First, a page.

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SCU's Newest Students Get Their First Taste of College at Summer Orientation

Thursday, Jul. 14, 2011

By Akshay Vyas '14

Excitement and anxiety sparkle in the eyes of the incoming freshmen as they sit in rows, and wait to be introduced to their orientation leaders. In the back, orientation leaders are frantically rehearsing chants, getting ready to properly welcome the kids —— no, sorry, students. The orientation leaders are not shy about correcting anyone who refers to the new freshmen as kids. “They are students, not kids,” they say.

A few minutes later, breaking up what had previously been endless chatter and nervous chair shifting, the orientation leaders are introduced and charge up the aisles chanting to represent each different RLC.

“X is gonna give it to you, we gonna give it to you, X is gonna give it to you.”

“A-L-P-H-A. You all wish that you could say, Alpha, what what what, Alpha.”

“U, U, U, U wish you were a Unity.”

“Who’s the best RLC? DaVinci. DaVinci.”

On any other day these chants would sound abnormal ringing throughout the Mission Church. During new student orientation, however, it is typical morning and is perfectly normal to hear around campus the whole day.

Excitement does not just last during the first morning however. Students said orientation was both exciting and exhausting because of two long, “action-packed days.” According to these students, the fun-filled schedule allowed for time to cover not only academics, but also social information and students were able to bond with their future classmates and RLC. In fact, when asked if students were excited for their RLC, responses such as “hell yeah” were common.

Bonding with RLCs ranged from icebreaker activities to a dance social at the Locatelli Center, all led by upbeat orientation leaders. It wasn’t abnormal to see students playing games of “Ninja” in large circles around campus, nor was it a surprise that students and orientation leaders would break out into RLC chant competitions, each group attempting to be louder than the last. Several students mentioned that their favorite part of orientation were dance battles that broke out in the middle of the social. Students showed off their talent through various dances including fist pumping, cat daddying, doing the stanky leg, and teaching each other how to dougie (ask a student if you don’t know what that means.)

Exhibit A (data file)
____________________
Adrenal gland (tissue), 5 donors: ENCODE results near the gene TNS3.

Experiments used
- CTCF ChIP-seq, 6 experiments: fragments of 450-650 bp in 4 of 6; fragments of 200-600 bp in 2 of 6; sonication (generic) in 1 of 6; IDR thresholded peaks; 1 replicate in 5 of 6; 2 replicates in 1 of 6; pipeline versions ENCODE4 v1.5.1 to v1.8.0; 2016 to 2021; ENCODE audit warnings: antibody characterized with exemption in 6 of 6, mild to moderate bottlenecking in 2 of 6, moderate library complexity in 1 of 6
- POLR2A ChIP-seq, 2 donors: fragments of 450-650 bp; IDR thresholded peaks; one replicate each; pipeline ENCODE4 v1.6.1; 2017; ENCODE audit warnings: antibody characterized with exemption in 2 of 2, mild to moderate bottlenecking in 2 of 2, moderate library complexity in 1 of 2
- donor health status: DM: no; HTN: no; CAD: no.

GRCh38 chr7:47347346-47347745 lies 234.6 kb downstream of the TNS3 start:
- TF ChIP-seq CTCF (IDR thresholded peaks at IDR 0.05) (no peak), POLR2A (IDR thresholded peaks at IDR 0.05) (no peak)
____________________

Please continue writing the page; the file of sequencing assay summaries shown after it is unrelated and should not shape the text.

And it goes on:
A large part of the excitement students had at orientation was due to their orientation leaders. Aside from the energetic and interesting attitudes these older students displayed, incoming freshmen commented on how easy it was to be able to relate to them.

“The orientation leaders are awesome. They aren’t the sticklers of the school like I thought they’d be. They are just like us. They have fun when we have fun. Most of them are just one or two years older,” said Rohit Kulkarni, ’15.

Students also said that talking to orientation leaders was as easy as communicating with friends. As a result, they were able to ask questions ranging from where to hang out to what meal plan one should get to which classes students should sign up for.

According to orientation leader Nick Camilleri, ’13, some of the most interesting questions that students ask relate to social life.

“A student asked me, ‘What’s the easiest way to sneak out of the dorms?’” Camilleri said. “I laughed and told them ‘out the front door, you’re an individual now.’  But most of the questions we get are about social life, varying from stuff to do around campus to questions about RLCs.”

Aside from student social life questions, several students were nervous about classes for the fall quarter. These nerves were a result of either not enough time to decide what classes they wanted, or simply fear of classes filling up before their registration times.

Veronica Solorio, ’15, expressed her fear saying, “I’m nervous about my classes for next year. My schedule got all messed up because the classes I wanted were already full.”

In addition, while time was allotted to discuss the required reading, some students had hoped to go into more depth on the text, Reaching Out, by Santa Clara University’s very own, Professor Francisco Jimenez. In fact, Ramsey Fisher, ’15, stated that he read the book twice in order to understand it better.

“It was comforting because it reiterated all the reasons I came to Santa Clara, ranging from small class sizes to professors actually caring about their students,” he said.           

So, do I have any advice or helpful tips in order to comfort incoming students who have yet to attend orientation? Yes. Learn from the experiences of your fellow classmates. 

Echoing the class of 2015, do some research on what classes you want to take so you’ll be prepared when it comes time to register. Bring a towel. Sleep as much as you can so you’ll have energy. Trust me, you’ll need it. Bring snacks. Have fun meeting new people. Don’t be shy or waste time being nervous. It’s only awkward for the first ten minutes.

Lastly, in direct words of your future classmate Kulkarni, “Don’t freak out about orientation. If you come in with a chill attitude, then everything else will just fall into place.”

And if you’ve already attended orientation, fret not. Welcome weekend is just around the corner.

Akshay Vyas '14 is from Corte Madera, Calif., and is planning to major in communication.

Orientation Leader Nick Camilleri, '13, represents his RLC with the newest members of Alpha, the class of 2015.

Tags: class of 2015, Santa Clara University, summer orientation

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